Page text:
Creating Word Lists: Helps You Write Better Lyrics

Word lists help keep your mind focused as you work on your song’s lyric.


Read more about how “The Essential Secrets of Songwriting” 6-eBook Bundle can make you a top-level songwriter.

Songwriting partnersOne of my favourite suggestions for songwriters who are trying to develop a lyric (once you’ve chosen a song topic) is to create two lists, one of positive words or comments with respect to that topic, the other of negative words.

So you’d choose a topic, like “leaving home”, and create a list of terms and words that reflect positively on that topic (“gotta go!”, “see the world”, “heading down the road”, “exciting”, “where I’ve never been”, etc), and then words that reflect negatively (“I miss you”, “feeling lost”, “like I lost my friend”, and so on.)

That’s a great way to get your brain around the mixed emotions of a situation that you’re singing about. Once you’ve got those lists built up, you might try organizing them into two other lists: One list for “narrative” kinds of words, and the other for “emotional”, provocative kinds of words.

The reason that you’d do this is so that you can more easily get your brain around developing a verse lyric that keeps emotions in check, and then a chorus lyric that allows the song to soar a bit and become more emotional.

As you hopefully know, a verse lyric spends most of its time setting the stage and describing people, events and situations. Once you get to the chorus, you allow those emotions to come out, and that’s where audiences really start to make an important connection to your music.

So in a song topic like “leaving home”, a narrative kind of list might include words and terms like, “heading down the road, “got in the car”, “put the pedal down”, while a list of emotional words might be, “gotta go!”, “where am I?”, “help”, etc.

Try to make the lists as long as possible, because not everything you write will make it into your song. You need to try to flesh out a story line, and once you’ve done that, many of the words and phrases will fall off your lists because they won’t really pertain to your story.

Lists are a great way to deal with writer’s block as well. As you feel a bit stuck, simply allow your eyes to skim over those word lists. They have a great way of refocusing your attention on the topic, and new ways of saying things will suddenly come to mind.


Gary EwerWritten by Gary Ewer. Follow on Twitter.

Download “The Essential Secrets of Songwriting” 6-eBook Bundle, which includes “Chord Progression Formulas”, a great way to create dozens of progressions in any key.

Posted in lyrics and tagged , , , , , , , , .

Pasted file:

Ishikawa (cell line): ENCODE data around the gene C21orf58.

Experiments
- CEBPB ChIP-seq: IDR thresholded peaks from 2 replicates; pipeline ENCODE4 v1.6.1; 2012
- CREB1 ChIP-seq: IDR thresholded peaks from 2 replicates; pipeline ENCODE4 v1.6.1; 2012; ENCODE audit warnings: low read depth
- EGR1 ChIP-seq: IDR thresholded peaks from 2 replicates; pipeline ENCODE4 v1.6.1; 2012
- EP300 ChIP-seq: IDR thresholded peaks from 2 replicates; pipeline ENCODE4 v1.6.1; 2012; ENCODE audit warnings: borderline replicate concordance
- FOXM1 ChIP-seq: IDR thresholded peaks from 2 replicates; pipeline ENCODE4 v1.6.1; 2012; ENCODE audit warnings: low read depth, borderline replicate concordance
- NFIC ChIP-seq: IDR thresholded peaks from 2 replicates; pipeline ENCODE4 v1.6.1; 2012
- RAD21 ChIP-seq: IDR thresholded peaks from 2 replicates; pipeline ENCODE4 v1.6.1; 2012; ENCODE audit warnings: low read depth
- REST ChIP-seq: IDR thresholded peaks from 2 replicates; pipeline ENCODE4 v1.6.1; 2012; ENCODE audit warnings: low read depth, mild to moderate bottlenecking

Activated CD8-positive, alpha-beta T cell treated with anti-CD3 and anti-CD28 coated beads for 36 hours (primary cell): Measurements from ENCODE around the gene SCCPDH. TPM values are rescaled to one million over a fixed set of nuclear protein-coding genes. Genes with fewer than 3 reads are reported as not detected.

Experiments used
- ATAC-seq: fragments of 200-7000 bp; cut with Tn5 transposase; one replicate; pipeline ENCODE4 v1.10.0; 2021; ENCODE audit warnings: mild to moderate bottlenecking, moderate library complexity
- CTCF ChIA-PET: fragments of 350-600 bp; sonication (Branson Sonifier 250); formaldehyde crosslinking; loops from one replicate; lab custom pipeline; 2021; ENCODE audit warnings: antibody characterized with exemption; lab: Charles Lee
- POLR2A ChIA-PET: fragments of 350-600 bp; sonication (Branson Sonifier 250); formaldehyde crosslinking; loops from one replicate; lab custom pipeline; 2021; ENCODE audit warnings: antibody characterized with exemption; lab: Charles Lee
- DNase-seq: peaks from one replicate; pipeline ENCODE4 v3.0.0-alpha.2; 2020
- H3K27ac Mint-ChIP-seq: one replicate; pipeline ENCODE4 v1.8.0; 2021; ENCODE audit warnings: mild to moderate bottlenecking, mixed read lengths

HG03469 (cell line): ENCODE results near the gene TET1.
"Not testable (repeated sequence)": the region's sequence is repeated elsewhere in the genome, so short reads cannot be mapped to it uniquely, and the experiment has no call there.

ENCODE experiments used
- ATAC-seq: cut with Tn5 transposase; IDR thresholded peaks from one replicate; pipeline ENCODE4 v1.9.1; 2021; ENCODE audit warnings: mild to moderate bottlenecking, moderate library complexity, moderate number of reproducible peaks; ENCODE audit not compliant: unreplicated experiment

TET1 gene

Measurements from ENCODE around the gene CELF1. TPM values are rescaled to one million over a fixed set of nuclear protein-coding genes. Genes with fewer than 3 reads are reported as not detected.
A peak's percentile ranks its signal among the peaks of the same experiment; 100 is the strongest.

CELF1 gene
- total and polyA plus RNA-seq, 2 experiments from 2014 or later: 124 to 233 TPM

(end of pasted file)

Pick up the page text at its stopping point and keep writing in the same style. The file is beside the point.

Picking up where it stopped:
• Sure – I just did a songwriting workshop with a group of high school students last week, and we did this process as a way to brainstorm. The list examples in this article were the ones they came up with. The students wanted to write a song about someone leaving the country life behind, moving to the big city, but feeling lonely and scared. So I drew two headings on the board (narrative and emotional), and they started coming up with words and phrases. I instructed them to have their narrative words be the kind of words that weren’t emotional in and of themselves, but still created strong “images” in the mind. So they came up with “Chevy Truck”, “campfire”, “beer”, “family”, and so on. Under “emotional” they came up with “excited”, “Where am I”, “Who am I”, “feel so alone”, “metal horses” (a term for cars), and so on.

      Once they had two good sized lists going, they started with the chorus, and if I remember, the first line someone came up with was, “What am I doing now?” or something to that effect. The neat thing about this process was that it was the word brainstorming that actually formed the topic of the song. At first, all they knew was that it would be about moving to the city, and the first ideas weren’t necessarily negative ones. But as the process continued, everyone started giving words and terms that related to loneliness, and it started to take shape.

      The workshop was one hour, and they had 3 chorus phrases worked out. Their plan was to continue working on it this week sometime, so it will be interesting to see what transpires.

      • Coooool! Will try it on my next ideas. I have titles and I found out they kinda write the whole song but I have to make them sound logical from verse to chorus. Thank you very much.

Leave a Reply

Your email address will not be published. Required fields are marked *

This site uses Akismet to reduce spam. Learn how your comment data is processed.